5

Knex's documentation for transactions has code that looks like this:

knex.transaction(function(trx) {
    var books = [
        {title: 'Canterbury Tales'},
        {title: 'Moby Dick'},
        {title: 'Hamlet'}
    ];

    return trx
    .insert({name: 'Old Books'}, 'id')
    .into('catalogues')
    .then(function(ids) {
    return Promise.map(books, function(book) {
        book.catalogue_id = ids[0];

        // Some validation could take place here.

        return trx.insert(info).into('books');
    });
    });
})

Here on SO I've seen extensive use of a function transacting() with examples that look like this:

knex.transaction(function(trx) {
   knex('foo')
  .transacting(trx)
  .insert({id:"bar", username:"bar"})
  // etc
 })

Knex describes transacting() with examples similar to above:

Used by knex.transaction, the transacting method may be chained to any query and passed the object you wish to join the query as part of the transaction for.

My question is:

What is the difference between trx.insert().into('foo') and knex('foo').transacting(trx).insert() and why would you use one instead of the other?

9

It is convenient to use .transacting(trx) when you want to perform multiple operations in the same transaction:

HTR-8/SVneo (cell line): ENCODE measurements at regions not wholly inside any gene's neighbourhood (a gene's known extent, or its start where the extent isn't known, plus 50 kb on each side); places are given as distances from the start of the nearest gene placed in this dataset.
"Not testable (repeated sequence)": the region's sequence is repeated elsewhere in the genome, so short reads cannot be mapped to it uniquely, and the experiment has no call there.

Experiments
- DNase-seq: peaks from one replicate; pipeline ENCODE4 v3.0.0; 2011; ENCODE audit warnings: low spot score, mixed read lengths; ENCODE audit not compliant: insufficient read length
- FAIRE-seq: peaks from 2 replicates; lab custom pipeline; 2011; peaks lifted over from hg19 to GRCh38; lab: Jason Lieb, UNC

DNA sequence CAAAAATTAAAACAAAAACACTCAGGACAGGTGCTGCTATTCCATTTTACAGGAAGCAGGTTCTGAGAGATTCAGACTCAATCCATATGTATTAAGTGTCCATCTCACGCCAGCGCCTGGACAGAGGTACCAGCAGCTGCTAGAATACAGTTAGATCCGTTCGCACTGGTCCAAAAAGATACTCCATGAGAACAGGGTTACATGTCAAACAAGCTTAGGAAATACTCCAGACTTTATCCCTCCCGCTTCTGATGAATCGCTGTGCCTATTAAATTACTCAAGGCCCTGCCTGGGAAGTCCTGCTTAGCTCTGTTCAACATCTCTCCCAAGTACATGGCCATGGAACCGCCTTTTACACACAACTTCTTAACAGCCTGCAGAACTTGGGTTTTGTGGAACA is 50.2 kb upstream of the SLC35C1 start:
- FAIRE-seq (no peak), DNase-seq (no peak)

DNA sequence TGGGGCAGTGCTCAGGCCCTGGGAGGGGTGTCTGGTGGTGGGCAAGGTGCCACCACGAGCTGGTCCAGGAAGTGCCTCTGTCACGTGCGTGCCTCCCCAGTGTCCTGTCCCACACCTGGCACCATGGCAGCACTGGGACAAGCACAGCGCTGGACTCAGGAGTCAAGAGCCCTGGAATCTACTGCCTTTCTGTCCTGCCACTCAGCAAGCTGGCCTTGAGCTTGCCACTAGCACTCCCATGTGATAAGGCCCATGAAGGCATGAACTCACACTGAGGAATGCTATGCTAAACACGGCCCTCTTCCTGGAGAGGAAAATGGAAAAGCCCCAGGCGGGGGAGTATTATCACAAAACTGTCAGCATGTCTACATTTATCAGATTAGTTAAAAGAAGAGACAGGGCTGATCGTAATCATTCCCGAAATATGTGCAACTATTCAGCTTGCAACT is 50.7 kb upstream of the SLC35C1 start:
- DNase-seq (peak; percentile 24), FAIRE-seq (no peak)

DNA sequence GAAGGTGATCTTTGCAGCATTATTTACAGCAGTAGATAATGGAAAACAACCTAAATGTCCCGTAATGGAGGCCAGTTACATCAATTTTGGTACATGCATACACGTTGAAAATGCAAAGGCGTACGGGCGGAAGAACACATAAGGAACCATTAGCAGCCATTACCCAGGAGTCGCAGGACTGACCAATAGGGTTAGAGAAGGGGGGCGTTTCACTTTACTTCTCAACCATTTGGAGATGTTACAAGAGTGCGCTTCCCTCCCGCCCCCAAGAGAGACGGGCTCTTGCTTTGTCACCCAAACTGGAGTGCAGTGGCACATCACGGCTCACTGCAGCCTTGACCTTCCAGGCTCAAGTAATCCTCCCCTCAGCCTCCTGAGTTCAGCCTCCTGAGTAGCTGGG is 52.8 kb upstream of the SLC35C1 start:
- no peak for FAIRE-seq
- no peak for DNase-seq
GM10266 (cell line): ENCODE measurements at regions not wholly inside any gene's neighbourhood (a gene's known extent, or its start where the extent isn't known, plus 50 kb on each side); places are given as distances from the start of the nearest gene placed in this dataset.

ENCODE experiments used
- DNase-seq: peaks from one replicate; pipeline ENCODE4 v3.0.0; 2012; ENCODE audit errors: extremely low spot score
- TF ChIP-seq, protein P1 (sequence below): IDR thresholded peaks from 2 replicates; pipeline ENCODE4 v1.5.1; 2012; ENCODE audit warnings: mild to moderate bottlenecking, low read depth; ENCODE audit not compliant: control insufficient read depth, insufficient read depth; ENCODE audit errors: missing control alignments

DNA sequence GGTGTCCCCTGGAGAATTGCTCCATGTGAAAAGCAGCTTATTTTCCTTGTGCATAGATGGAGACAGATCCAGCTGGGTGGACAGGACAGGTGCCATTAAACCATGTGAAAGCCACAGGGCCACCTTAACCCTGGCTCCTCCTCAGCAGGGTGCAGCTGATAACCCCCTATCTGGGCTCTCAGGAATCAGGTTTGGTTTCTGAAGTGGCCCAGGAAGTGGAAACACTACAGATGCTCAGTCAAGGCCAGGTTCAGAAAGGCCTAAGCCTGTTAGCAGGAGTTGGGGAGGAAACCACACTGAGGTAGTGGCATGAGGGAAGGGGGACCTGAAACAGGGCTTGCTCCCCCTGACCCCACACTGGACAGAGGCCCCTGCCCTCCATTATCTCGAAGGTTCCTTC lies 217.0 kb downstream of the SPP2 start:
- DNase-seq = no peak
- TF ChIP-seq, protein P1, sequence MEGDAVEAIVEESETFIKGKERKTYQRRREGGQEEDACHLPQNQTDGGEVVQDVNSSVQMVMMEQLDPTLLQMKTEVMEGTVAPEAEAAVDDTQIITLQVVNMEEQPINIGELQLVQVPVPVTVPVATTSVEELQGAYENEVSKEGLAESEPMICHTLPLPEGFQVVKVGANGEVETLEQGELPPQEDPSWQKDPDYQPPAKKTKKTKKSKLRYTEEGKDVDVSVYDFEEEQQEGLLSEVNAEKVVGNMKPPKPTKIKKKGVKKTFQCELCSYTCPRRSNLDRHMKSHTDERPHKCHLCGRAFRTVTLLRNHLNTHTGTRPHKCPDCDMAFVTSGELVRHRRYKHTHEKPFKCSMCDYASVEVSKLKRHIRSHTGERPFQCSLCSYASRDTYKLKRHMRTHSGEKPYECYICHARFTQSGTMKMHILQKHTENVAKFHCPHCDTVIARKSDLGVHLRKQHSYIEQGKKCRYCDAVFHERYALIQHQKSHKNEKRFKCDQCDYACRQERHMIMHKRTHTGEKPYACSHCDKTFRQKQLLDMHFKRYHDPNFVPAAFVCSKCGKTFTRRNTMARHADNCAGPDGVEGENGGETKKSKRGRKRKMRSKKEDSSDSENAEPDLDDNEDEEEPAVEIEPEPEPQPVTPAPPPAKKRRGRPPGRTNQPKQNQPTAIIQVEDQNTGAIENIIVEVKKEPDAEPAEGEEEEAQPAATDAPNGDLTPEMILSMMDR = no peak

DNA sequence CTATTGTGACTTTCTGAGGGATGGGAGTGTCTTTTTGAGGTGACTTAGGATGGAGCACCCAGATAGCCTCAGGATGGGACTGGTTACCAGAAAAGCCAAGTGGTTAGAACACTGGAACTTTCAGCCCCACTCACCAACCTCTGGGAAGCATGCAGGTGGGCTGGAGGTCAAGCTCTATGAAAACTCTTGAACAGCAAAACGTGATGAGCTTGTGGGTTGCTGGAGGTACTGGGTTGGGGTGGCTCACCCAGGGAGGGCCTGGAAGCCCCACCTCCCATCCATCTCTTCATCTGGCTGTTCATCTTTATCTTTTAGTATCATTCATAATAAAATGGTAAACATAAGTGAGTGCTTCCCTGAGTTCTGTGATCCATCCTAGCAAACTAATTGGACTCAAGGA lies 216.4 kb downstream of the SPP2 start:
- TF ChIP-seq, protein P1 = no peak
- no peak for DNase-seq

knex.transaction(function (trx) {
    return Promise.all([
        knex('foo').insert({ name: 'My Name' }).transacting(trx),
        knex('bar').insert({ field: 'Value' }).transacting(trx)
    ])
    // ---- or something like ----
    return Promise.all(SOME_INPUT_VALUES.map(function (value) {
        return knex('foo_bar').update('lul', value.lul).where('id', value.id).transacting(trx)
    }))
})

Don't know really of a particular usage of the other method. It might be just a matter of style. You got two interfaces and you can pick one whatever you like most. As for me, I'm used to .transacing(trx)

1
  • 3
    It indeed is a matter of style. Using .transacting() is the old way and using trx like knex instance is new way. Latter way was added to make it harder to forget setting transaction for queries, which are pretty hard to spot bugs. So usually one should use trx('table').insert(...) style. – Mikael Lepistö Oct 23 '17 at 8:38

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